From goodreads: In her first full-length nonfiction title since winning the Robert F. Sibert Award, Susan Campbell Bartoletti explores the riveting and often chilling story of Germany’s powerful Hitler Youth groups.
“I begin with the young. We older ones are used up . . . But my magnificent youngsters Look at these men and boys What material With them, I can create a new world.” –Adolf Hitler, Nuremberg 1933
By the time Hitler became Chancellor of Germany in 1933, 3.5 million children belonged to the Hitler Youth. It would become the largest youth group in history. Susan Campbell Bartoletti explores how Hitler gained the loyalty, trust, and passion of so many of Germany’s young people. Her research includes telling interviews with surviving Hitler Youth members.
The book is based on first-hand accounts of a dozen young men and women who were part of the Hitler Youth Organization. I loved this book, and how it focused on the generation of young men and women who were indoctrinated by Hitler. I loved that this book was written to show a more behind the scenes look. I appreciated the detail it went into, while assuming the reader already knew many of the events during World War II. I loved the pictures and quotes from interviews. It was interesting that most youth, at the beginning, joined to make Germany a better place, to feel accepted, or for the adventure. I was surprised at how deep their indoctrination was. They got it everywhere, from school (with re-written text books) to Hitler Youth meetings. I always wondered how Rolf on The Sound of Music could be so heartless. Now I understand a little more how he could believe the way he did. What a scary time and place to live in.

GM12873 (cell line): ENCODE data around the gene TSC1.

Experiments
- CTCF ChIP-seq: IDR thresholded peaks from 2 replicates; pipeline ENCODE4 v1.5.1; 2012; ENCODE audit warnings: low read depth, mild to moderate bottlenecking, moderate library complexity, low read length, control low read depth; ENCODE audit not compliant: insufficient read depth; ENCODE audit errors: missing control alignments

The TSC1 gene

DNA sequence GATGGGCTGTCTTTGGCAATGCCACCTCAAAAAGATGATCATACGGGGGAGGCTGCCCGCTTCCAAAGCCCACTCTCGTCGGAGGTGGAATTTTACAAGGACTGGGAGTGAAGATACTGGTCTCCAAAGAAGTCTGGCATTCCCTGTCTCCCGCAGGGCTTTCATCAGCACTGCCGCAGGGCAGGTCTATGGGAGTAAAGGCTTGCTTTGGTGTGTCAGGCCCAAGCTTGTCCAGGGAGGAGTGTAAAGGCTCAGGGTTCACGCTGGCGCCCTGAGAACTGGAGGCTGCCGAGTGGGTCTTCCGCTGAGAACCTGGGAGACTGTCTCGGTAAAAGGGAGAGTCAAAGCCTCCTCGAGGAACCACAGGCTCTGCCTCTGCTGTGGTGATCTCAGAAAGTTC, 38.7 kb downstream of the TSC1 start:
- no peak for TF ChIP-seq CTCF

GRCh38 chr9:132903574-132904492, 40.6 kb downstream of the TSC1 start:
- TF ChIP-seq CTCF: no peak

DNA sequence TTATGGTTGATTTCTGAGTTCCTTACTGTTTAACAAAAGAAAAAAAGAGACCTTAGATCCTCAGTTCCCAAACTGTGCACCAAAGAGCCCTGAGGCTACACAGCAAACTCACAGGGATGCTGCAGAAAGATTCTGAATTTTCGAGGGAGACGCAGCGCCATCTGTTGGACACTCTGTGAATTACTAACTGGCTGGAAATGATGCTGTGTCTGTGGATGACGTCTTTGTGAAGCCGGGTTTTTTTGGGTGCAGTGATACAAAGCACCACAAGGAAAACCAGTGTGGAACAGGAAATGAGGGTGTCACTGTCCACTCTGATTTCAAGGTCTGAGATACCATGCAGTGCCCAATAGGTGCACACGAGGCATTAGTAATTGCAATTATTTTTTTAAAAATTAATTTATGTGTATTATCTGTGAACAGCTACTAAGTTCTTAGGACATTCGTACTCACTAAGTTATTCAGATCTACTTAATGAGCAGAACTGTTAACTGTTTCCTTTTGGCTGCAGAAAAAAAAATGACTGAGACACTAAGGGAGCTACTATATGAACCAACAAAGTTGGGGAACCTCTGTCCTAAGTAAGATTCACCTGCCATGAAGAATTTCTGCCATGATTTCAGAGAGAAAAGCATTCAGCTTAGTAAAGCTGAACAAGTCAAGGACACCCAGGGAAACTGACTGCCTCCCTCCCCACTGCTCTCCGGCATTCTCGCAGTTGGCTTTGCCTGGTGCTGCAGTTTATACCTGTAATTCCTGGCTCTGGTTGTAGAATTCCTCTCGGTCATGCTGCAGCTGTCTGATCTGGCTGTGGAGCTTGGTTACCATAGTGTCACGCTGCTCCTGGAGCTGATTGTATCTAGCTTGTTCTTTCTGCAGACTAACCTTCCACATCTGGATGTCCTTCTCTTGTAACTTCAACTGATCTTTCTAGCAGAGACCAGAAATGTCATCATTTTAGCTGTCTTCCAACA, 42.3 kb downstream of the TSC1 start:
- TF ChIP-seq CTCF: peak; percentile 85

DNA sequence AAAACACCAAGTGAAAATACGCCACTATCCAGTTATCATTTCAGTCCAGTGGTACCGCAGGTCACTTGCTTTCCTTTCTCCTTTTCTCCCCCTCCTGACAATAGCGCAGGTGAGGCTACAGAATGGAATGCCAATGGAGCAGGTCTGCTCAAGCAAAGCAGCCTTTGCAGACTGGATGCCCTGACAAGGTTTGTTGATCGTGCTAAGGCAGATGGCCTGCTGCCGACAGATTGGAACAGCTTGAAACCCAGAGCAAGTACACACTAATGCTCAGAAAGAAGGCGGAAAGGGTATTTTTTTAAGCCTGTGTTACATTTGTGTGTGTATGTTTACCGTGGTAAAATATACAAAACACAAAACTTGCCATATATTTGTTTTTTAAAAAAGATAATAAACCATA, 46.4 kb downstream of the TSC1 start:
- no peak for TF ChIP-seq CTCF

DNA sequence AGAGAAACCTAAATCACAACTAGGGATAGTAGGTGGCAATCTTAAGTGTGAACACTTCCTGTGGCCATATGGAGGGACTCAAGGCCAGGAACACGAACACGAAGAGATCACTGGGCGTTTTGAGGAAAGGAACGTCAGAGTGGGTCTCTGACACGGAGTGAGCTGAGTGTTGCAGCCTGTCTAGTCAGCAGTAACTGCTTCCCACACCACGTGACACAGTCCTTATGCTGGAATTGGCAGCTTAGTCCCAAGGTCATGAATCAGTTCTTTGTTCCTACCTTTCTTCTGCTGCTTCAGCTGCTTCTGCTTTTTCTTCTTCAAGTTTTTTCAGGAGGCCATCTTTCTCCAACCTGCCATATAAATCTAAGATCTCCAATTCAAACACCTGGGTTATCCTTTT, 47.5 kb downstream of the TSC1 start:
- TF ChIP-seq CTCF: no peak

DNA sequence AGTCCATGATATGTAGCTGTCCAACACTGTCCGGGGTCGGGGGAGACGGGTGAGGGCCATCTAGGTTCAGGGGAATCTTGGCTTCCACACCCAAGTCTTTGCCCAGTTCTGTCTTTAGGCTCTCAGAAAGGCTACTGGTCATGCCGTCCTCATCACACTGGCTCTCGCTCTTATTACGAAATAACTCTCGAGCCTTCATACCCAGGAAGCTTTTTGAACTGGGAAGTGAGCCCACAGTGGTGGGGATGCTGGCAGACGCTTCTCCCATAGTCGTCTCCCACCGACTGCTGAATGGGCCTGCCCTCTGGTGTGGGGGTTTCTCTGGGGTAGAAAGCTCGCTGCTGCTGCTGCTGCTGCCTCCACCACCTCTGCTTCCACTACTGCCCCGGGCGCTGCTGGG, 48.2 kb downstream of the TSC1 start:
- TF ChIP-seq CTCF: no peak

I was also surprised by the diversity of jobs the youth were assigned to, and how early they were trained to be soldiers. Those kids were worked hard, digging trenches, clearing away rubble, and even becoming Flak helpers. It was a little scary to see how fearless and fanatical these boys were as soldiers, and how they weren’t afraid to die for Hitler.
The events depicted in this book are ones we should never forget. I will definitely be sharing this with my family. I appreciated this story. It made me wonder of my own fate and choices had I lived in Germany during this time period.